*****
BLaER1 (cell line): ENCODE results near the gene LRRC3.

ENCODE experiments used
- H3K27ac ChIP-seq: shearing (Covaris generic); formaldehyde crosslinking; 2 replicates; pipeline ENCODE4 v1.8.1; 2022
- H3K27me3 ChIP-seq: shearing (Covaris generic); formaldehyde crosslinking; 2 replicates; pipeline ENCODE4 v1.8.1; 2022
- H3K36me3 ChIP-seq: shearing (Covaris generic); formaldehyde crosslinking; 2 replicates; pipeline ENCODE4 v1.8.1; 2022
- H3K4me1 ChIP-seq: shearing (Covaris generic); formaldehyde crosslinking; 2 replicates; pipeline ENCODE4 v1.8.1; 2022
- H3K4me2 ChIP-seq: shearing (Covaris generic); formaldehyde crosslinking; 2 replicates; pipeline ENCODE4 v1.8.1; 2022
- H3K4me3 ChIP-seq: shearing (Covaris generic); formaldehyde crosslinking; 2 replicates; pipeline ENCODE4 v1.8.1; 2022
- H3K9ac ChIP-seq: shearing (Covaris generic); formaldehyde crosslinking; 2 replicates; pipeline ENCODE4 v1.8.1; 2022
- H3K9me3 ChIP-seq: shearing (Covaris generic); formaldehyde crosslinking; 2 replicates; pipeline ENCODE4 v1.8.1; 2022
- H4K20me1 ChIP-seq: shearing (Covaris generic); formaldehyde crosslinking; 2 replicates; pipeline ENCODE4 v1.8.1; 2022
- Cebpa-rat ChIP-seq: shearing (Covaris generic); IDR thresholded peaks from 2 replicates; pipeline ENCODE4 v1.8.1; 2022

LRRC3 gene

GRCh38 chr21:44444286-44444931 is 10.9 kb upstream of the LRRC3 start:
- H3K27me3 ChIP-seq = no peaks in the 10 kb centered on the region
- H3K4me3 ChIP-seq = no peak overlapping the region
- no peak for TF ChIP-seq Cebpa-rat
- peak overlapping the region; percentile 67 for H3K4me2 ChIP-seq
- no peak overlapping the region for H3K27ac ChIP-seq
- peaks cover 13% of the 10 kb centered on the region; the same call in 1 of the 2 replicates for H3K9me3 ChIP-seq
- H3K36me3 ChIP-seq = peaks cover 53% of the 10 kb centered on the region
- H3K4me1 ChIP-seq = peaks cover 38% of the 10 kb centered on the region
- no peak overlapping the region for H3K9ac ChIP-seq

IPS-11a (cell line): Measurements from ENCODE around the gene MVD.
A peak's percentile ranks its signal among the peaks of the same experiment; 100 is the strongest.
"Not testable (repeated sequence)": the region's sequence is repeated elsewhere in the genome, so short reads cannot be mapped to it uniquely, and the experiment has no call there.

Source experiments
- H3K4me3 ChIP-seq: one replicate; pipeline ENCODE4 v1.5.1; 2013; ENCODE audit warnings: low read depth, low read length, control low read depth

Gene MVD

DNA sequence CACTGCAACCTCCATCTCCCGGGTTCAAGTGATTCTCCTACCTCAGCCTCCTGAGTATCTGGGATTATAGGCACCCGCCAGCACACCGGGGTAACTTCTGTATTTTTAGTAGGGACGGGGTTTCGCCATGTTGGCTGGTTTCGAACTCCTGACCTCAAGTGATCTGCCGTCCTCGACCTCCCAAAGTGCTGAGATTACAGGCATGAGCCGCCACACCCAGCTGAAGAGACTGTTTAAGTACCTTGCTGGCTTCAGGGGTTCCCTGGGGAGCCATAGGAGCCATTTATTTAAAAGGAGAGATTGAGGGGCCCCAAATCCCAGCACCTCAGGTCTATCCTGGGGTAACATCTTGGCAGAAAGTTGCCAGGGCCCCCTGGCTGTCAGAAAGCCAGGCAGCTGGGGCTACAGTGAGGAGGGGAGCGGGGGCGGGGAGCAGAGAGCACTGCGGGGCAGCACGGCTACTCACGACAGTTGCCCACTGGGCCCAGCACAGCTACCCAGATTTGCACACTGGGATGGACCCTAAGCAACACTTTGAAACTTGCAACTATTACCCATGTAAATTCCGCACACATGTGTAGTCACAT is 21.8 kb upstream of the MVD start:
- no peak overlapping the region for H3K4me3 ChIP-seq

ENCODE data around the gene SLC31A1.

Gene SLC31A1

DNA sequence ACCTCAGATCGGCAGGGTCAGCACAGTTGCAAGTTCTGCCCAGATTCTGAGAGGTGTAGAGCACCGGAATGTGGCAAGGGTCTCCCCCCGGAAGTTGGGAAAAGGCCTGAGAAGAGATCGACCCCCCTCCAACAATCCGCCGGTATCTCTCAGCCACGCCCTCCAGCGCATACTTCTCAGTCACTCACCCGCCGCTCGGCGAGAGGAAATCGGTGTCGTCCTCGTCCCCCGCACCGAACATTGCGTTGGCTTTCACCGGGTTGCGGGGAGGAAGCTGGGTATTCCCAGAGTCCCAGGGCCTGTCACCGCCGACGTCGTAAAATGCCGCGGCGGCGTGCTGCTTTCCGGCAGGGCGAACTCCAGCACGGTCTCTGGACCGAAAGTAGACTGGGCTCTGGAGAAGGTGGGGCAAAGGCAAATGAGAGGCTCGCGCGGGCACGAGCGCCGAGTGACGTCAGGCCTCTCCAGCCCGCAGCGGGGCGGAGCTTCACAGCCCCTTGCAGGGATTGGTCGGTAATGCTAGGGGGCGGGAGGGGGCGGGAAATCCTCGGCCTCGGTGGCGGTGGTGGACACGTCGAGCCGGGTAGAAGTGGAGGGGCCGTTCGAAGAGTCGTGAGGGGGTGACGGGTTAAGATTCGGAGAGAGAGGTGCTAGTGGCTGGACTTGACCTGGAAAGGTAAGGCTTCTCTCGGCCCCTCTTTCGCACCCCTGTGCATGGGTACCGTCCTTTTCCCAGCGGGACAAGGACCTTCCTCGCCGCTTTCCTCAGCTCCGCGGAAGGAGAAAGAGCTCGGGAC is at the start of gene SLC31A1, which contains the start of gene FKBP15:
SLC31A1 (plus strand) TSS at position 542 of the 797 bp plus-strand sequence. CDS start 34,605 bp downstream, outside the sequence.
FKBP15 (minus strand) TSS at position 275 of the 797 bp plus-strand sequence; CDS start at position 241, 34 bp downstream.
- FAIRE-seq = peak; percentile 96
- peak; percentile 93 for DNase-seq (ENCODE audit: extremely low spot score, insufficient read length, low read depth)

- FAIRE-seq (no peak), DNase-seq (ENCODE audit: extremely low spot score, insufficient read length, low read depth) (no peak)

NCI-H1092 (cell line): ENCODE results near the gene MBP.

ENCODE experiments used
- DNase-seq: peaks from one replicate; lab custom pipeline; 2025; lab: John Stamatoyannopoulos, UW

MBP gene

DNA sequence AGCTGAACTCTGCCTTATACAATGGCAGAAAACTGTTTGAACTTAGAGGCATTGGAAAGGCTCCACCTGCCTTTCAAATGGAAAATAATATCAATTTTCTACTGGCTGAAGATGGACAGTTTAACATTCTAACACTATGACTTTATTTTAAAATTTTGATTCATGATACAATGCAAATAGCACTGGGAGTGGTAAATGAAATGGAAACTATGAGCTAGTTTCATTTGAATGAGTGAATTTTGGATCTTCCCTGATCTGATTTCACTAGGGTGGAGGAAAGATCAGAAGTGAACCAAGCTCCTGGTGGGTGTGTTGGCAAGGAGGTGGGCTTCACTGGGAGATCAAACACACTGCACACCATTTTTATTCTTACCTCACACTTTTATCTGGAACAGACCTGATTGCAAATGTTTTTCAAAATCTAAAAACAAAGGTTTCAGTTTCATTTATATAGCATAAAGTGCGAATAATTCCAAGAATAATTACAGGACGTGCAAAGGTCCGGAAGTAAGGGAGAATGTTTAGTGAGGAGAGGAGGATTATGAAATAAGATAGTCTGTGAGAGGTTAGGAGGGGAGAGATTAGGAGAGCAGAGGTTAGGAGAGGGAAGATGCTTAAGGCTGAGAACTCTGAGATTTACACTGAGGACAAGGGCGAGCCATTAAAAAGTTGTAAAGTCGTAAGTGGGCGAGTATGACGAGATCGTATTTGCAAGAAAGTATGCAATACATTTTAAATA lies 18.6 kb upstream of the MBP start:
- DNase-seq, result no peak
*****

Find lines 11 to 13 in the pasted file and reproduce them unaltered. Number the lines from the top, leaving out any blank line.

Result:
- H4K20me1 ChIP-seq: shearing (Covaris generic); formaldehyde crosslinking; 2 replicates; pipeline ENCODE4 v1.8.1; 2022
- Cebpa-rat ChIP-seq: shearing (Covaris generic); IDR thresholded peaks from 2 replicates; pipeline ENCODE4 v1.8.1; 2022

LRRC3 gene